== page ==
But in order to make this work, we need vendor partners who can supply critical parts of the managed services strategy. In this post I want to look a the basic pieces of a managed services platform today, and in my next post we'll look at what new pieces might be added in the near future. At the moment, these are the pieces of our managed services platform which we look for from our vendor partners (including internal CT vendors/departments as well):
- Remote Monitoring & Management tool (RMM): This is the most fundamental piece of any managed services strategy. In theory you could sell managed services without RMM, but it would be like selling a car with no wheels - it sort of missses the whole point. A good RMM tool should be easily installable at a client site, and provide a good range of monitoring and alerts for all desktops and servers on the network, including mobile machines (laptops, and optionally smartphones as well). It should be easy for the technician to use, provide reasonable diagnostic & remote support abilities to allow the tech to quickly respond to any alerts produced, and it should generate easy to read executive reports for our clients.
The RMM tool market is the most associated with managed services, and includes vendors like Hyblue, Bird Dog, Zenith Infotech, Level Platforms, N-Able, Kaseya, IT Control Suite, LogMeIn IT Reach, Paragent, and MSP Center Plus. (As well as others I'm sure I've forgotten to mention).
- A NOC (Network Operations Center) partner. As managed services has evolved, so has the dependence on a NOC for maximum support. Using a high-quality 24/7 NOC partner allows local service providers to guarantee high levels of service to their clients, without the high expense of hiring excessive technical staff themselves. Some NOC partners work specifically with one RMM tool, others may support a variety. Ideally you want a NOC partner who will not only help you manage the alerts which come in, but who can also accept work on-demand, particularly for work which is best done after normal business hours. NOC examples include Zenith, Seismic, MSPSN, NetEnrich, ITVista, and others.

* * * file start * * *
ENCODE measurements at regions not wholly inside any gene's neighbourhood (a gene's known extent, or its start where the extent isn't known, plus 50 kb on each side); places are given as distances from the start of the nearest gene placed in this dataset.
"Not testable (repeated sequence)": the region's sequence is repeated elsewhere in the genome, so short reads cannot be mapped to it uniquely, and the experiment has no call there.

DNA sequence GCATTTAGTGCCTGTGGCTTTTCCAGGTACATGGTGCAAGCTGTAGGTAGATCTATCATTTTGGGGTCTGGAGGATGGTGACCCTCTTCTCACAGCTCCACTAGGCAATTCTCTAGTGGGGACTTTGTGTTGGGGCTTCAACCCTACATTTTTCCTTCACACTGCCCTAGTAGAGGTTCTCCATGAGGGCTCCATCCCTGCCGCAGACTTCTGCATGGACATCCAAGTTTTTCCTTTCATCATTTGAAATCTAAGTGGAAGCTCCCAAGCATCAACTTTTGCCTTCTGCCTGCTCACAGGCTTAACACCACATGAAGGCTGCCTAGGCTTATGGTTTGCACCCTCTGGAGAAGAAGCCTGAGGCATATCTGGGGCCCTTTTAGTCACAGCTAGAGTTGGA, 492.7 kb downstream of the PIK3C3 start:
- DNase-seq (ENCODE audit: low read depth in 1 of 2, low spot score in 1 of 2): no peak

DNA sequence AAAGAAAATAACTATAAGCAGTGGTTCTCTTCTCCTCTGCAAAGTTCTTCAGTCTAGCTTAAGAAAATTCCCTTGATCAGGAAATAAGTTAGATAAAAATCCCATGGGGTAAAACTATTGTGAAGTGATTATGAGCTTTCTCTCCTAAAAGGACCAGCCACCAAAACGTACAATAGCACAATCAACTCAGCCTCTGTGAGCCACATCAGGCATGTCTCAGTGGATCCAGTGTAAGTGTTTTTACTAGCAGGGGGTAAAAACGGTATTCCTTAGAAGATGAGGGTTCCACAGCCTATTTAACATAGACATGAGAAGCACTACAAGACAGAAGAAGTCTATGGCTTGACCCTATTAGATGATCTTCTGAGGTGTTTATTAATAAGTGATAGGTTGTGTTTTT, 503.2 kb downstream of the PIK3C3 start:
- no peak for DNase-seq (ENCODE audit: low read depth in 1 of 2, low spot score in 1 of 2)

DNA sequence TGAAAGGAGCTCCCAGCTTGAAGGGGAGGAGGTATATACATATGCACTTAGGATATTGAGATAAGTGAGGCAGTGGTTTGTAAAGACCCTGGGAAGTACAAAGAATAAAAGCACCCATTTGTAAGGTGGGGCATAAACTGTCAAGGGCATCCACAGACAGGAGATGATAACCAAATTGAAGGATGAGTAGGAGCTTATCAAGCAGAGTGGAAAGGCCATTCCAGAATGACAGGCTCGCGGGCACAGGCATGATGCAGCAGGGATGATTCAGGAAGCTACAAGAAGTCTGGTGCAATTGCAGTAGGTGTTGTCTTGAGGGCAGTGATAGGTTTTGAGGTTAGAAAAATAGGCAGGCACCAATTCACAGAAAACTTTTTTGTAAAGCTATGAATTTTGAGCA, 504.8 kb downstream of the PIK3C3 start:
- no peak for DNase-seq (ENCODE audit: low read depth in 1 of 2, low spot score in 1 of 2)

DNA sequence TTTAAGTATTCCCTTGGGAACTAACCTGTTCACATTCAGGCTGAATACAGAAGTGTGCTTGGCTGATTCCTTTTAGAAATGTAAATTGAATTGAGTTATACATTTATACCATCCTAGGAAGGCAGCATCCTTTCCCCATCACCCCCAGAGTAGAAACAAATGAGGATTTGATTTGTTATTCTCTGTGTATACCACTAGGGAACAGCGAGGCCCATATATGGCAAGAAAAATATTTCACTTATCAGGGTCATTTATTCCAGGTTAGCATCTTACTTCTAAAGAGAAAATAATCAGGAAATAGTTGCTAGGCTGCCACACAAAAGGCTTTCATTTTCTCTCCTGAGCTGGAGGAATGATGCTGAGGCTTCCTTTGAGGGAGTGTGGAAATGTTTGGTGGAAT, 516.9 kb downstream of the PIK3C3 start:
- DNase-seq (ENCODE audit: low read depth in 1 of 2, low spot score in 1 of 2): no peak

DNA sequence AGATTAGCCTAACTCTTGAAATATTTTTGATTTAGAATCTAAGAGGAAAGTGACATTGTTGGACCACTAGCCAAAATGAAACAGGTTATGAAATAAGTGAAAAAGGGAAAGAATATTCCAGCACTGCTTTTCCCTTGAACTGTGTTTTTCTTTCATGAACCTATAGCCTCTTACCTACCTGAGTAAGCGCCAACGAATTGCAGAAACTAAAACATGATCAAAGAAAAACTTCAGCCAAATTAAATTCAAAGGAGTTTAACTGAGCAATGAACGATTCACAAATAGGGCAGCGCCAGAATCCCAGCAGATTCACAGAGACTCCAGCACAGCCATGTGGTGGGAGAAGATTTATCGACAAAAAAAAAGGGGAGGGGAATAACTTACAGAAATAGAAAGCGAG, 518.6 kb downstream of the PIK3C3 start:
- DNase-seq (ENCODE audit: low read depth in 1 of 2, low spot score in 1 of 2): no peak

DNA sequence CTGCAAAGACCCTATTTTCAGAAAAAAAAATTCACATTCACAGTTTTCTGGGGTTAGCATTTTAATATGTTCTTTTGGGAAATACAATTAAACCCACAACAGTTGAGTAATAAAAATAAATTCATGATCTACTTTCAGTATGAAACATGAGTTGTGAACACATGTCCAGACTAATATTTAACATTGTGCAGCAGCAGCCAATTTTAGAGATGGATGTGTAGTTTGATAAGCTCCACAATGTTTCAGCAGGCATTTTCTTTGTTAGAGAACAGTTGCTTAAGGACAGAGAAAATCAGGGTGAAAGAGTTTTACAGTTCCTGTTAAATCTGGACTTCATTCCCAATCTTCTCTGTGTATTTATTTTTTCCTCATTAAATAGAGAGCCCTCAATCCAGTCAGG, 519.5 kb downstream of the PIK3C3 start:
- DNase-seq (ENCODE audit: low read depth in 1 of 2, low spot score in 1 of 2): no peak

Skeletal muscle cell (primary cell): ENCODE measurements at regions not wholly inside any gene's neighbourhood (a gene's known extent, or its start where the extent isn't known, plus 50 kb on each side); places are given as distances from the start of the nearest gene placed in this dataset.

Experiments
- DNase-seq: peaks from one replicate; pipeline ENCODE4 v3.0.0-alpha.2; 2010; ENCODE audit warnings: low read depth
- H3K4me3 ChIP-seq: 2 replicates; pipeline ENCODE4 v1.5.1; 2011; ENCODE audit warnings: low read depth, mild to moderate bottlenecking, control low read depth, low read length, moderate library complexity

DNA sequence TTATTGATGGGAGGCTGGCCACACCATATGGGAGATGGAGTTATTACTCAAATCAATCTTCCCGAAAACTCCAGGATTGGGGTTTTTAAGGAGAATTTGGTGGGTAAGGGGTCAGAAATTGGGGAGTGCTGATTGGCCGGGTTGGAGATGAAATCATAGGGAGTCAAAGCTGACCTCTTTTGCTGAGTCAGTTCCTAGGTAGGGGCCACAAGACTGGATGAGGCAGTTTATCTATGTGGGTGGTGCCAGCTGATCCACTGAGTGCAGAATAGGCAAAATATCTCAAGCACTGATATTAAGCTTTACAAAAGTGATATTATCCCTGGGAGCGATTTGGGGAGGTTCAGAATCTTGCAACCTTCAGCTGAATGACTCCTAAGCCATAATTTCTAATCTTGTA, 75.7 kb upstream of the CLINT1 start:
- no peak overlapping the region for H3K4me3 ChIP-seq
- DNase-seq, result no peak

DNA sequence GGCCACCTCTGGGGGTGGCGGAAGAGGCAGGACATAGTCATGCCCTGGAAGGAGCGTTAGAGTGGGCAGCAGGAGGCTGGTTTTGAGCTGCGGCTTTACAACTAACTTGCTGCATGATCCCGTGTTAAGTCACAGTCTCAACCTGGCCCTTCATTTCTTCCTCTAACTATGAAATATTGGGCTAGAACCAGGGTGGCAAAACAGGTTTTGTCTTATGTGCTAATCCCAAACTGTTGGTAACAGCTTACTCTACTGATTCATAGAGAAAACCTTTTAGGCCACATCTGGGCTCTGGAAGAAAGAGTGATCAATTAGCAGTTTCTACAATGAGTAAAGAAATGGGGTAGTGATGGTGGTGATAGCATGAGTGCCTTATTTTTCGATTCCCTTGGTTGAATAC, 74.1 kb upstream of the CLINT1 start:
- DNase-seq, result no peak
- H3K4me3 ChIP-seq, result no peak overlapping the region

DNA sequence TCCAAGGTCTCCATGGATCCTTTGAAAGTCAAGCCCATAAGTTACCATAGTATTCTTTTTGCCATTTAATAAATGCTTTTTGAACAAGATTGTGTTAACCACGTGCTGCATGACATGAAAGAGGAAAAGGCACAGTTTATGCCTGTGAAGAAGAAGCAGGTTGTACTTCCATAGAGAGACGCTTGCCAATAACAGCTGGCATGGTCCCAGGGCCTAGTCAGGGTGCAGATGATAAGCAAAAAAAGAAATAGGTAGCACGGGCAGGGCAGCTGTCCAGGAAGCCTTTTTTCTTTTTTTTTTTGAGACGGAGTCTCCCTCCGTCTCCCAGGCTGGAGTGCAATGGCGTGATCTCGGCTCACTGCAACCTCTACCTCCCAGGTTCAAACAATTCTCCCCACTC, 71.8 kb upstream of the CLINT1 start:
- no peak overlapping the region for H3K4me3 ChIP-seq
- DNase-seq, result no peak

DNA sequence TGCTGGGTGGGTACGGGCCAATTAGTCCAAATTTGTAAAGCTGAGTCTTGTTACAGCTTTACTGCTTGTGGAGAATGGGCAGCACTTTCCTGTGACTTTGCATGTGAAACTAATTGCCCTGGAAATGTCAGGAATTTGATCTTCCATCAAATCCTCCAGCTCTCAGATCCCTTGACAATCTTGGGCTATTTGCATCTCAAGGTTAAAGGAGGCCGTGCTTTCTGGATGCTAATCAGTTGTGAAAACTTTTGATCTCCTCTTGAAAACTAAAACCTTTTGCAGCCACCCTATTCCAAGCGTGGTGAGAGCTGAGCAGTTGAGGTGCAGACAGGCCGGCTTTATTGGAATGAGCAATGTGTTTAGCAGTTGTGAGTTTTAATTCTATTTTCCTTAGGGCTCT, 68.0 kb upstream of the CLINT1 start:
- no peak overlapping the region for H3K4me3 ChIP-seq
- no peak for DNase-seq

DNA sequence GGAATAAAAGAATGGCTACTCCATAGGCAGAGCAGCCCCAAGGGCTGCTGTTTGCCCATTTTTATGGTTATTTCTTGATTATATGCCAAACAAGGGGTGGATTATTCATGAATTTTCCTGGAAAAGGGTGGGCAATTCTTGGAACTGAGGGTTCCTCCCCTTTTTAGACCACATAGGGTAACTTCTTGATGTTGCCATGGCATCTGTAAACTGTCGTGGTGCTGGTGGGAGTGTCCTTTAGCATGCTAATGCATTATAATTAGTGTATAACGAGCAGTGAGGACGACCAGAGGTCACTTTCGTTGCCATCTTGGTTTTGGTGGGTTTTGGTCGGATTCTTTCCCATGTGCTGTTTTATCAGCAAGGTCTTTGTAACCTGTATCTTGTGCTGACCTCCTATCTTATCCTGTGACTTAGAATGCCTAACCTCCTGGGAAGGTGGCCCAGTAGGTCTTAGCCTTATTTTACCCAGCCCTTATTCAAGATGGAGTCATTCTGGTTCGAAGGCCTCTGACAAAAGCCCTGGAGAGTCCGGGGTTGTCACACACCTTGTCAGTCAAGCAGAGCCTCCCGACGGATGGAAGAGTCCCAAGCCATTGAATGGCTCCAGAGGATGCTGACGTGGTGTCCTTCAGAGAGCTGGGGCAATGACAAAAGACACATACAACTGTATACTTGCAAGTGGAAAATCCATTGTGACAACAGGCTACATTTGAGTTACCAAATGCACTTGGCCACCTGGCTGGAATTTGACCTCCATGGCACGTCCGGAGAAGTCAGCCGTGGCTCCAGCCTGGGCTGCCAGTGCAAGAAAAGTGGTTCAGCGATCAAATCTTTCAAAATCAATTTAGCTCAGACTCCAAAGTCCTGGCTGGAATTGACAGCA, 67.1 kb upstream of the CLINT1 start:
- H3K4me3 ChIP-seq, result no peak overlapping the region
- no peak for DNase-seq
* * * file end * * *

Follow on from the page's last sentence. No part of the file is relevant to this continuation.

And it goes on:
- Integrated Anti-Malware. This was not originally part of the managed services model, but Zenith started it and it worked extremely well in our models (unfortunately Zenith no longer supports this in the small business market). And when CT started offering residential managed service plans, integrated anti-malware became essential. Including anti-malware (anti-virus & anti-spyware) with managed services is a great bundle for any clients, and can be done a la carte using hosted McAfee options, licensing Trend Micro on a monthly basis, or via vendors who integrate the protection directly into their RMM products (Kaseya, Hyblue, or Zenith for larger businesses).
- Integration with industry-leading PSA (Professional Services Automation) software, including Autotask or CT's own TOPS program. Having one ticket system which interfaces with the RMM system and the NOC is a great time saver and productivity enhancer.
- Helpdesk. Most MSP's include unlimited telephone support in one or more of their service plan offerings. In our case it's included with BEST Proactive and BEST Trouble-free. For smaller service providers it can be money well spent to hire an outside helpdesk to handle those incoming calls for you, thus providing your clients with faster access to qualified telephone support. Helpdesk vendors include Dove Helpdesk (my personal favorite), MSPSN, Zenith, PC Helps, and more.
- Advanced Management Tools. In this category I would include things like software deployment, employee activity tracking, internet traffic control, and desktop imaging. In the small business world these are nice to have, but not essential.
Those six make up the bulk of almost any managed services platform today. Individual service providers can "roll their own" solution by combining any of these, but in a franchise like Computer Troubleshooters we're able to do some screening and negotiating internally to make sure we're picking the best partners for our market, and to negotiate group volume discounts as well.
What's missing in this list? I haven't talked much about backup solutions, including NAS options or online backup. I haven't talked about virtualized environments or hosted (i.e. "cloud computing") solutions. There are also anti-spam options to be discussed, and even more advanced management tools. These aren't technically part of "managed services" today (although they're often added to or included with BEST plans), but they may play a larger role in the next generation of managed services. I'll talk about that more in my next post.
Agree or disagree with me? I'd love to hear your ideas on managed services, and how your implementation fits with (or doesn't fit with) the structure I've outlined here.